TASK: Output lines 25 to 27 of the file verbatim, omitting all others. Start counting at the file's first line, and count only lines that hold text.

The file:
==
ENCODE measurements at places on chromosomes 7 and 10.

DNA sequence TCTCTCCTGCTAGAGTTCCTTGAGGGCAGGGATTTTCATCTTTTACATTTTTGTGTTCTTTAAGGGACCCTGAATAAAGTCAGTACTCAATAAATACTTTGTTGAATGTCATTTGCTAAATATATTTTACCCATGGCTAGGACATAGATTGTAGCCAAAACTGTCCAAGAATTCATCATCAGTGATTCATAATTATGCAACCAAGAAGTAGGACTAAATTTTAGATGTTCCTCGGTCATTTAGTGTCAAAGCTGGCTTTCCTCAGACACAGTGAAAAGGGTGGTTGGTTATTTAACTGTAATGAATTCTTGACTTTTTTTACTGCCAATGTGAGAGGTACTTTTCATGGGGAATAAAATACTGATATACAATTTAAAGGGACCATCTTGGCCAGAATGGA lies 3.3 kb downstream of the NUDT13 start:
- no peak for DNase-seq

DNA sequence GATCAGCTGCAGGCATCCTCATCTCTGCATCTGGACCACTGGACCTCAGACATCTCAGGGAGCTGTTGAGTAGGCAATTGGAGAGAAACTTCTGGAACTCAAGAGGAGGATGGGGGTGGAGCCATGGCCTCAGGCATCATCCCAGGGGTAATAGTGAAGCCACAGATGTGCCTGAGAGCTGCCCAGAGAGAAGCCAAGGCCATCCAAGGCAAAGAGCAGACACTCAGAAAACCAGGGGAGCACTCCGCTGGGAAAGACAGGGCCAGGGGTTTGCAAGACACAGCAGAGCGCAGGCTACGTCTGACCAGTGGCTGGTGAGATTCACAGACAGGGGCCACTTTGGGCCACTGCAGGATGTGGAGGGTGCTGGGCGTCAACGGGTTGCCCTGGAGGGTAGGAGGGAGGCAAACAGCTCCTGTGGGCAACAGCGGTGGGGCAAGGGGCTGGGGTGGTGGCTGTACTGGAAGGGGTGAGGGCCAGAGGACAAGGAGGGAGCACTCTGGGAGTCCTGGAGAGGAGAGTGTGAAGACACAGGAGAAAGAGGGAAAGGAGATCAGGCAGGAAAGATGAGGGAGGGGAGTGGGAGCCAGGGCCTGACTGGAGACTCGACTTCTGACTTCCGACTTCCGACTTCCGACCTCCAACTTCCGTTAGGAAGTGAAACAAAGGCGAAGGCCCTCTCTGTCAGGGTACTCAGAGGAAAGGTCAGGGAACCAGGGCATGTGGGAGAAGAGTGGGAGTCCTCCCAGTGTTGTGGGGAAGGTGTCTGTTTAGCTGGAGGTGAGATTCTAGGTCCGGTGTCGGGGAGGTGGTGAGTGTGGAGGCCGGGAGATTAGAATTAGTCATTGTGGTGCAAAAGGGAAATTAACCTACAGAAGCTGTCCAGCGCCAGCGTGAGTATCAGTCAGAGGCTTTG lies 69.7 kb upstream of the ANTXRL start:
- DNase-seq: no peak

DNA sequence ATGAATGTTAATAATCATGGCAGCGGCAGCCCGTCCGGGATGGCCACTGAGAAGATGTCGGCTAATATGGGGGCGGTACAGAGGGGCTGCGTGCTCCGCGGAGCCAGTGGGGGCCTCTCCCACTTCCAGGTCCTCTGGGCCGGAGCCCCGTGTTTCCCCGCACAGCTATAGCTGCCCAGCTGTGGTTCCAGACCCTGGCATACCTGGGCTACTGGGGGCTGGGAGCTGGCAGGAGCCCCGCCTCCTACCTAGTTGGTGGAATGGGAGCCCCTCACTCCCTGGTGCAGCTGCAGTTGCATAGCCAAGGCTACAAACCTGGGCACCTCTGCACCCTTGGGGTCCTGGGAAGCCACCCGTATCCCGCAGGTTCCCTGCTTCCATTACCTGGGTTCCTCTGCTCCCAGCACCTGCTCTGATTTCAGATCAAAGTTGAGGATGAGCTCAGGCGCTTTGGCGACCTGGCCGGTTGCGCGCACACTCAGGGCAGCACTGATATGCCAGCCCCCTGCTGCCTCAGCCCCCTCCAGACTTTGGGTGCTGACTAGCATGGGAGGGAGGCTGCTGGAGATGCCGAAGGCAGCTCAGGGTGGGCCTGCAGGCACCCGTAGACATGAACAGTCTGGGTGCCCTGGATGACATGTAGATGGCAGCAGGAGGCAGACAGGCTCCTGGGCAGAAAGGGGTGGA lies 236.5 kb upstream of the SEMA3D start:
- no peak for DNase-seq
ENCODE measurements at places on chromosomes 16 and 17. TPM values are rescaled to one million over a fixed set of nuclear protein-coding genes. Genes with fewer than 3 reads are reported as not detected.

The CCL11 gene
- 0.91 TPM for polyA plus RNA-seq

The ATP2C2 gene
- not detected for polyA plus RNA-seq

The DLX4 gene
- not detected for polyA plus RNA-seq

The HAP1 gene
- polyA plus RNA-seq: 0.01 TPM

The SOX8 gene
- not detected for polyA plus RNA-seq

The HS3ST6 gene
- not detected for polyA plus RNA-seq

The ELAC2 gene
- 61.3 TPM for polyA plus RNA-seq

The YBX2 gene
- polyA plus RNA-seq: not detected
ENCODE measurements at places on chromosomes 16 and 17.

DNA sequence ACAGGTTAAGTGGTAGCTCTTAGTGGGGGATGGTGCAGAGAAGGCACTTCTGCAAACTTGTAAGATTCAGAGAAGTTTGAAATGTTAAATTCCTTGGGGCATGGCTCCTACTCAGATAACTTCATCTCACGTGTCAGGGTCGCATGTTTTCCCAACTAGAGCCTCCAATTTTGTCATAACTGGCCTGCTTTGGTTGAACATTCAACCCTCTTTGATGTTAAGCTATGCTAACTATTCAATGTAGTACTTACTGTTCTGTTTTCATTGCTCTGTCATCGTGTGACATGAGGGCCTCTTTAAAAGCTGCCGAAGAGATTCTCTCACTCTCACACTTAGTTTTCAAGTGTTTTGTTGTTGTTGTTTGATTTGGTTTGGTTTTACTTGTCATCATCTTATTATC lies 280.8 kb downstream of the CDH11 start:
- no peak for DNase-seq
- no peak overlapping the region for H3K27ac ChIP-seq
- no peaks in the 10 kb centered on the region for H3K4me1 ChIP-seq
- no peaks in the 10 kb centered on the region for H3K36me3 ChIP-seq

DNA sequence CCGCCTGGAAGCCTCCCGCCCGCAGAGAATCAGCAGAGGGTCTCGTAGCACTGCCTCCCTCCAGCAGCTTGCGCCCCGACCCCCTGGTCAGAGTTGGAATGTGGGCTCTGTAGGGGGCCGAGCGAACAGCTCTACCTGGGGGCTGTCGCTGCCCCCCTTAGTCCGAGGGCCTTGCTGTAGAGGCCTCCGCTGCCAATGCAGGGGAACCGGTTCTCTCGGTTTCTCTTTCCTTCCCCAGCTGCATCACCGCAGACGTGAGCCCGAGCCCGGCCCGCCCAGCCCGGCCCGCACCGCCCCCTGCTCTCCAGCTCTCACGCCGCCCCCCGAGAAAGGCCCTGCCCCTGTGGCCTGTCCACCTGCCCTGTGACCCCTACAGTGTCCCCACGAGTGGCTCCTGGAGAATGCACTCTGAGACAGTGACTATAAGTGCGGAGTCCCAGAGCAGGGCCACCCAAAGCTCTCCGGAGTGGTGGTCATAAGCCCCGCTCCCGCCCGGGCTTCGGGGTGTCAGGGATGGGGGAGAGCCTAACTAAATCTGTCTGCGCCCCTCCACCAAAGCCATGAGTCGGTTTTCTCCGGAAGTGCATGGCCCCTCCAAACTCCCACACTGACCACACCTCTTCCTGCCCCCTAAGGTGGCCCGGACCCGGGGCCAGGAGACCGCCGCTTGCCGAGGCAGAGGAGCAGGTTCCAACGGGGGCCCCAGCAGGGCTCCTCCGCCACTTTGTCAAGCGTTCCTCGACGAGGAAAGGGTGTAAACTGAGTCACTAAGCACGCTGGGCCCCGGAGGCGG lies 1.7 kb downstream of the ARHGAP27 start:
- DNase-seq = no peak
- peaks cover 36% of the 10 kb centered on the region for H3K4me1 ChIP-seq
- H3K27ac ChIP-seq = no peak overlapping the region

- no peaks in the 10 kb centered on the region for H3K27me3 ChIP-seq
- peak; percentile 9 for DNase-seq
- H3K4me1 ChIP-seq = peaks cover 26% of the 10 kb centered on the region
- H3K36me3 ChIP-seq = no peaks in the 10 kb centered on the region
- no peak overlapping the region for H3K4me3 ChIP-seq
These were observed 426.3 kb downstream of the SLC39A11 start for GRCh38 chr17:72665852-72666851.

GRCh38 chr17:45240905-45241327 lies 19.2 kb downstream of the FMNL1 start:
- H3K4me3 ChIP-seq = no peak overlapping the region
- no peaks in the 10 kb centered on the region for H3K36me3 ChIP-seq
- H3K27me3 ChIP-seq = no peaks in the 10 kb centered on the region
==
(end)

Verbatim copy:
ENCODE measurements at places on chromosomes 16 and 17.

DNA sequence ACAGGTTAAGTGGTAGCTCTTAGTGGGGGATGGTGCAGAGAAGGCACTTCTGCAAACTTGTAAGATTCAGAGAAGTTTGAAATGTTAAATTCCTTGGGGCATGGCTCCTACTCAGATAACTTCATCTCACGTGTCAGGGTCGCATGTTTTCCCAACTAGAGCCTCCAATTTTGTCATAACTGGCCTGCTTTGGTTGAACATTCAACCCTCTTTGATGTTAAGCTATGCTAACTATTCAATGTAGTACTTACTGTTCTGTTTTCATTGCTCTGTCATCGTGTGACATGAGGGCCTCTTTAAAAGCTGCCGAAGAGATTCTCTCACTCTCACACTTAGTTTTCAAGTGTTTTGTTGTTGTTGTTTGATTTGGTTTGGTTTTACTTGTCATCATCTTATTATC lies 280.8 kb downstream of the CDH11 start:
- no peak for DNase-seq